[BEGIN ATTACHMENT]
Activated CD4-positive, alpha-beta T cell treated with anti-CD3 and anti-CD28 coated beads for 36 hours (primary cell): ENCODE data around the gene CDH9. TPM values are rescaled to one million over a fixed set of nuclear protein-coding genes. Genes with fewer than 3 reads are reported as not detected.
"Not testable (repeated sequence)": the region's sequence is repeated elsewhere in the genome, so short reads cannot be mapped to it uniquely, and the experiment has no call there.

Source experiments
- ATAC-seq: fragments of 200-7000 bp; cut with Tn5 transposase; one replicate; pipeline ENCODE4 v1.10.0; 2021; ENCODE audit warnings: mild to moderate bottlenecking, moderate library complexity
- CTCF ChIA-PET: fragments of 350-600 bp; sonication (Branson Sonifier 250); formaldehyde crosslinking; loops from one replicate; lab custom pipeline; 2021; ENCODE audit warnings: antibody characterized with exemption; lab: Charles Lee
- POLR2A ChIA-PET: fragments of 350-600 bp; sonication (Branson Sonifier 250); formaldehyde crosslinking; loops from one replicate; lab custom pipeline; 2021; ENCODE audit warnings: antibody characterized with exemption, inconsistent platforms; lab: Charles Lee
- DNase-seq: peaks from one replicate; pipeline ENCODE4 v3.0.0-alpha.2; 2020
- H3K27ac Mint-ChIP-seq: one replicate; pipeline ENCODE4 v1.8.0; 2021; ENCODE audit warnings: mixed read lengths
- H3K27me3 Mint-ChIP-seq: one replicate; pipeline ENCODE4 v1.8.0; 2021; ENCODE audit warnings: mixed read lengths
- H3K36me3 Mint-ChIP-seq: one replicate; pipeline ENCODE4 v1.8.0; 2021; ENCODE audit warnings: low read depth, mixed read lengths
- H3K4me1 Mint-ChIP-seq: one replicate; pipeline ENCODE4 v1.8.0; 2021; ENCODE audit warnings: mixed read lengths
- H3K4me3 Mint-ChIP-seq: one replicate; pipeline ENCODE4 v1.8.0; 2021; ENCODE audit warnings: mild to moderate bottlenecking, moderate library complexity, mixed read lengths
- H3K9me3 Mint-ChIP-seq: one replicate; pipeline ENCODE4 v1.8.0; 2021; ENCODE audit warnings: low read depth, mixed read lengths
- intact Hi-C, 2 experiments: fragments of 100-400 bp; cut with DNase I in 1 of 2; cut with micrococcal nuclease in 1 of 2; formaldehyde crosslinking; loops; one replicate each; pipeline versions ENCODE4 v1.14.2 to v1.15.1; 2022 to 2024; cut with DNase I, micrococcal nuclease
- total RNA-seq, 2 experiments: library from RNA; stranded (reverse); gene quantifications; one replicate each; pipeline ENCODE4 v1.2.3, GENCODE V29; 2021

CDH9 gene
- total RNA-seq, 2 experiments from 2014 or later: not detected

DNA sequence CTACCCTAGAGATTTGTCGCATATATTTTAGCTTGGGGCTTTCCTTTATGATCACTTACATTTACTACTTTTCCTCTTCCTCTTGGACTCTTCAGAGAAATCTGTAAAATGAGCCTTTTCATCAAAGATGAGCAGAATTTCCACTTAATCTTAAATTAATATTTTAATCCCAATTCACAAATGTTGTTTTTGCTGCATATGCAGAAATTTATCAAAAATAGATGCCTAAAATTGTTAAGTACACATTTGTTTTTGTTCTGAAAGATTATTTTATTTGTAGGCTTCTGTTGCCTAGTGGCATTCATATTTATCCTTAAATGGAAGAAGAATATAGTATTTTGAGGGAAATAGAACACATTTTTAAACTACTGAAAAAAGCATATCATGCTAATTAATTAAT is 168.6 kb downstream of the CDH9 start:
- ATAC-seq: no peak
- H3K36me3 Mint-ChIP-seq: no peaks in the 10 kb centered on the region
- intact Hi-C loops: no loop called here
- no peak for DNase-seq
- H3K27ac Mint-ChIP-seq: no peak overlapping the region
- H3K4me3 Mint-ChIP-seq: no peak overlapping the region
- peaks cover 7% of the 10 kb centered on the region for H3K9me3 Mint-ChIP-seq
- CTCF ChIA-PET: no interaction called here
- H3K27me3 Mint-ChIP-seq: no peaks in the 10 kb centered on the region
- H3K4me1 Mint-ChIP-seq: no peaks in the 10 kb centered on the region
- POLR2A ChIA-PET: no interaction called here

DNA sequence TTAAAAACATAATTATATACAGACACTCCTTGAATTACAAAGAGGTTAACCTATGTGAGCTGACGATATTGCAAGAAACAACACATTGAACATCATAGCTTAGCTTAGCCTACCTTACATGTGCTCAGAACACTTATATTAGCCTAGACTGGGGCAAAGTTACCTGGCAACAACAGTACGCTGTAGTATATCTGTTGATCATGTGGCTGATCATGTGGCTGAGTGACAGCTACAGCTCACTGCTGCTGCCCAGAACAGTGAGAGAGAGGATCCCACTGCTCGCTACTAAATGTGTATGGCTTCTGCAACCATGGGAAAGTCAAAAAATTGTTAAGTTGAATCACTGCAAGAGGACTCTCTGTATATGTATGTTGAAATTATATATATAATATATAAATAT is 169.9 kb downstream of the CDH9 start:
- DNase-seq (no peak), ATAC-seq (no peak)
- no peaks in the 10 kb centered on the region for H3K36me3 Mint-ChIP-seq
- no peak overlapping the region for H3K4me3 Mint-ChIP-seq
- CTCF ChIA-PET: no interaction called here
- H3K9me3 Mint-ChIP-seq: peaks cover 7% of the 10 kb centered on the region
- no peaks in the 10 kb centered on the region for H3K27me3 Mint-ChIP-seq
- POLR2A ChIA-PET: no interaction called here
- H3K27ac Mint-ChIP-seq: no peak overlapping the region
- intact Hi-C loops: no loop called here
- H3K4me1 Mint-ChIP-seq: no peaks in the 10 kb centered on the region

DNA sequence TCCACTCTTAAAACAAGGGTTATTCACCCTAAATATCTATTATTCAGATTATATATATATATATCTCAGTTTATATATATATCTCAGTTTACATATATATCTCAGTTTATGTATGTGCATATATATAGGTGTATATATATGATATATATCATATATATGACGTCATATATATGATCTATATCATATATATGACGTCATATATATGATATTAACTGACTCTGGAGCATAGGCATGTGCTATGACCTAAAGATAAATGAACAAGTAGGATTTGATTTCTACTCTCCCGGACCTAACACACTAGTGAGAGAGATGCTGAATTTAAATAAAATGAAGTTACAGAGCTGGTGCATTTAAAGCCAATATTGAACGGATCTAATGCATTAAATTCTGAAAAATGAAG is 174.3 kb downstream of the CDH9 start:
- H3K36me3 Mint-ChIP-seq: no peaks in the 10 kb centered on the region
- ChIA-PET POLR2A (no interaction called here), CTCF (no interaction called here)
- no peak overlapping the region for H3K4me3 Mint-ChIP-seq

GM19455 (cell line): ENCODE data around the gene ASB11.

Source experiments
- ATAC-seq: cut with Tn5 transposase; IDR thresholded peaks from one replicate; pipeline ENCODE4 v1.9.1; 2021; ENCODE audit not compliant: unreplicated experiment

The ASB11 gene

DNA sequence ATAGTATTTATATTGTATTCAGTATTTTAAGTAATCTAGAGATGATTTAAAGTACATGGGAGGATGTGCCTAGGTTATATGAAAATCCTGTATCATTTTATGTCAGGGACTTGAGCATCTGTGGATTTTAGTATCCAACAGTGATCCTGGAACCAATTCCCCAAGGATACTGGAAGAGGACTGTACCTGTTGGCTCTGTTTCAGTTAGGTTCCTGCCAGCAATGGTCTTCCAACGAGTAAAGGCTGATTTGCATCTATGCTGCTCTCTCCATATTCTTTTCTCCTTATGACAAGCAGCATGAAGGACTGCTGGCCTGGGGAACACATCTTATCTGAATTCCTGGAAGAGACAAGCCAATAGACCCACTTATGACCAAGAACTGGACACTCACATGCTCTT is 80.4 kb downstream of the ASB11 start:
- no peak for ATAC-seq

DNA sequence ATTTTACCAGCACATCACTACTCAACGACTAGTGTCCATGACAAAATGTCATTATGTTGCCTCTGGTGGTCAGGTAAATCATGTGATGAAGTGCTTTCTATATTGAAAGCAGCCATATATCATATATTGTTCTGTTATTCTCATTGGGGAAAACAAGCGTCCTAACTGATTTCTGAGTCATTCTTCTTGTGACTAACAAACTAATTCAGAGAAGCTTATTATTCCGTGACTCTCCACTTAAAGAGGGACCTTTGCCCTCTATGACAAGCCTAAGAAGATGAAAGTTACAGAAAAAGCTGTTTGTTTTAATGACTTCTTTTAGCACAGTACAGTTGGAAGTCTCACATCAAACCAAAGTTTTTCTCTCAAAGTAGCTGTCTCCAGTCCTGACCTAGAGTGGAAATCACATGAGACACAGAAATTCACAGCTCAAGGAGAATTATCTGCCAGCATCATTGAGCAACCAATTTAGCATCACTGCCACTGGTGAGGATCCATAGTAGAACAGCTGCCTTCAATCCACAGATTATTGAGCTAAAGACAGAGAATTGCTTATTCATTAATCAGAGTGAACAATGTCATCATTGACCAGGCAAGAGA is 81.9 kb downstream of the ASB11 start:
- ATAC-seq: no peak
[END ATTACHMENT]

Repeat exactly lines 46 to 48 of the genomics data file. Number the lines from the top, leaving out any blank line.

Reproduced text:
Source experiments
- ATAC-seq: cut with Tn5 transposase; IDR thresholded peaks from one replicate; pipeline ENCODE4 v1.9.1; 2021; ENCODE audit not compliant: unreplicated experiment

The ASB11 gene